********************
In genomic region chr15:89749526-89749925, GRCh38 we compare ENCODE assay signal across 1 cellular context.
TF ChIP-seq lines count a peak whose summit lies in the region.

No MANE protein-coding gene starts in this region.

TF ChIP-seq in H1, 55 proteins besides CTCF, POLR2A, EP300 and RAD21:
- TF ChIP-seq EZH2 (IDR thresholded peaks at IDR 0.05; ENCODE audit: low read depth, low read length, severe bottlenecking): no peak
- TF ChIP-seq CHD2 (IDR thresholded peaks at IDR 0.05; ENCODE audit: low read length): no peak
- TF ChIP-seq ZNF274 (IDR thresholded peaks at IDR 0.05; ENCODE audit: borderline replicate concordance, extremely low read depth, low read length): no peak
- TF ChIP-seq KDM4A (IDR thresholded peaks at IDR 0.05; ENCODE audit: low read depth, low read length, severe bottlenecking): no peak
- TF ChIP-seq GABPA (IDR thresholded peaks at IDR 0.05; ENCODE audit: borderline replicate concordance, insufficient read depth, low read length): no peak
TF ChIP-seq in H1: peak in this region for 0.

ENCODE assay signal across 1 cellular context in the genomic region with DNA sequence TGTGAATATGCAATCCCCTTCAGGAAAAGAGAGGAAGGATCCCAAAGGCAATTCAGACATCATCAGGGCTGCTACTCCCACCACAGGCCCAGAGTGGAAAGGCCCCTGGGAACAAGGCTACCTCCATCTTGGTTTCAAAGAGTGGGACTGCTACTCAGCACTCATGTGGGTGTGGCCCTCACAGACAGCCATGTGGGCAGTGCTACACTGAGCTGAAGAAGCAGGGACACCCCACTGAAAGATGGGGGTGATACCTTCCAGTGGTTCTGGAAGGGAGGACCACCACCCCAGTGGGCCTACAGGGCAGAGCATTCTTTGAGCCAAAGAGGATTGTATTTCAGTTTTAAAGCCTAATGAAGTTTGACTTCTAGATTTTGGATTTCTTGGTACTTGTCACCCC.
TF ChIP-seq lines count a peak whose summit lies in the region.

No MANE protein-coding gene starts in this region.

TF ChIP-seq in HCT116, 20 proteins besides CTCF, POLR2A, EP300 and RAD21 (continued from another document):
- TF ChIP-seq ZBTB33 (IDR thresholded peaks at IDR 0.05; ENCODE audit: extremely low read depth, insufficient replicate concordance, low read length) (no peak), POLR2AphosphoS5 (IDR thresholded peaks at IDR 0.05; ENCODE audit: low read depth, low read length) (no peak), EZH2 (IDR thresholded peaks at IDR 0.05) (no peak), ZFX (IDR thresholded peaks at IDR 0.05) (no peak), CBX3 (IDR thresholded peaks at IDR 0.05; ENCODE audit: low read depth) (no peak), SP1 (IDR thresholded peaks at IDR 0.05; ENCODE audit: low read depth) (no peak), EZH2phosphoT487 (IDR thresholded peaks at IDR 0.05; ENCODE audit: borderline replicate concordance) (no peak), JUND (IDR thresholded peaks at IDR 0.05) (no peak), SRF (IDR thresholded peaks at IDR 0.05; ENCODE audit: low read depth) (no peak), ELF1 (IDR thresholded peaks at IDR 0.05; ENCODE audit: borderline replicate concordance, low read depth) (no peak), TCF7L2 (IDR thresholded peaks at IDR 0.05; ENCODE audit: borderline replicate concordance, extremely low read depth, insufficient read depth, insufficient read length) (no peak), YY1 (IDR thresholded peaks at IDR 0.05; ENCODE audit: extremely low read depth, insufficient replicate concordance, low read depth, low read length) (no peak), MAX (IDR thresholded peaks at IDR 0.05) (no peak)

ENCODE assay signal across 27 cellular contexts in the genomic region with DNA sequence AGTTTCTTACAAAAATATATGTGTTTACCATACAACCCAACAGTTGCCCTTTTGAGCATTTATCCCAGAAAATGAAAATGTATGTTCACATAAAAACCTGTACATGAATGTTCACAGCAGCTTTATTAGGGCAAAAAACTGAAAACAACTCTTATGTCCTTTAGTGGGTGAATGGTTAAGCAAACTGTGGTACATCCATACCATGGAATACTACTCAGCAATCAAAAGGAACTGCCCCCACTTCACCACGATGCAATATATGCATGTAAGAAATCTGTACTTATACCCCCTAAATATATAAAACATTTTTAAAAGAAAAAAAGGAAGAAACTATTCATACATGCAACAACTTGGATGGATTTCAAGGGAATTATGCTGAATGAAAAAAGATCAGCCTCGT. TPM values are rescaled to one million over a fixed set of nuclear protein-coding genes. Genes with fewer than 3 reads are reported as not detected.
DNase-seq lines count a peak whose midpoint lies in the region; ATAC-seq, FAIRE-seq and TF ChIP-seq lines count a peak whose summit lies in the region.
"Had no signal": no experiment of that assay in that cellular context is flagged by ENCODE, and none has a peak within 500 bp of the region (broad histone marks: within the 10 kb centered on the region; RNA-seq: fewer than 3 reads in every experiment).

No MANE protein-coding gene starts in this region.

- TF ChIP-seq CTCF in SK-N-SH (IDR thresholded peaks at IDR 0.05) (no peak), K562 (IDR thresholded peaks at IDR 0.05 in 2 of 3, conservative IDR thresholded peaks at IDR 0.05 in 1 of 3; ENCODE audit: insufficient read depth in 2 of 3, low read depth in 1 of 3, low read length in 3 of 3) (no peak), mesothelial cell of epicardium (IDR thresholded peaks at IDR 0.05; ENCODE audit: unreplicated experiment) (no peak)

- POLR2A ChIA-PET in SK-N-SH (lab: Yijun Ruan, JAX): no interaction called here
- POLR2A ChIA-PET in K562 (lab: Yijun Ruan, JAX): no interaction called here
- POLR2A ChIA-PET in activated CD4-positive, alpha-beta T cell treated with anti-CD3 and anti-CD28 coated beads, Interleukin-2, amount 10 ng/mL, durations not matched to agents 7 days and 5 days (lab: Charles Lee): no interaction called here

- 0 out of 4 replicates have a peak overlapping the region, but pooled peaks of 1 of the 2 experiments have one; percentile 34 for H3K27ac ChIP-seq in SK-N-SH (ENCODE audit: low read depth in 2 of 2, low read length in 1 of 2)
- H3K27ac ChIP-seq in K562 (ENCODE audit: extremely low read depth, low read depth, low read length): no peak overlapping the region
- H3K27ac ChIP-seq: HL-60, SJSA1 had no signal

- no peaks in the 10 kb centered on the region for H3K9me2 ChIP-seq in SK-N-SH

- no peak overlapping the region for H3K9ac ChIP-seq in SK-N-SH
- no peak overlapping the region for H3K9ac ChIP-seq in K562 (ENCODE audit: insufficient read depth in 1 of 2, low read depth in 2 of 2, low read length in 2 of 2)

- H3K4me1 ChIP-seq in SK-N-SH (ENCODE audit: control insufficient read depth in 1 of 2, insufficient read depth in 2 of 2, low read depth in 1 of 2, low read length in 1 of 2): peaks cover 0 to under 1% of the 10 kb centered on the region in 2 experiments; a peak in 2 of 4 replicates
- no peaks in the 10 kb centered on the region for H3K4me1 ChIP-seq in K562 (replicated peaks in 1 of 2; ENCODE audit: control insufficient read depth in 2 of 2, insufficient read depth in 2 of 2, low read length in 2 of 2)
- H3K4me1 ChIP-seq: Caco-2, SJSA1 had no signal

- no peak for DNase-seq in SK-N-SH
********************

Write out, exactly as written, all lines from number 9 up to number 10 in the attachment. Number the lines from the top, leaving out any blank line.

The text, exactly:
- TF ChIP-seq GABPA (IDR thresholded peaks at IDR 0.05; ENCODE audit: borderline replicate concordance, insufficient read depth, low read length): no peak
TF ChIP-seq in H1: peak in this region for 0.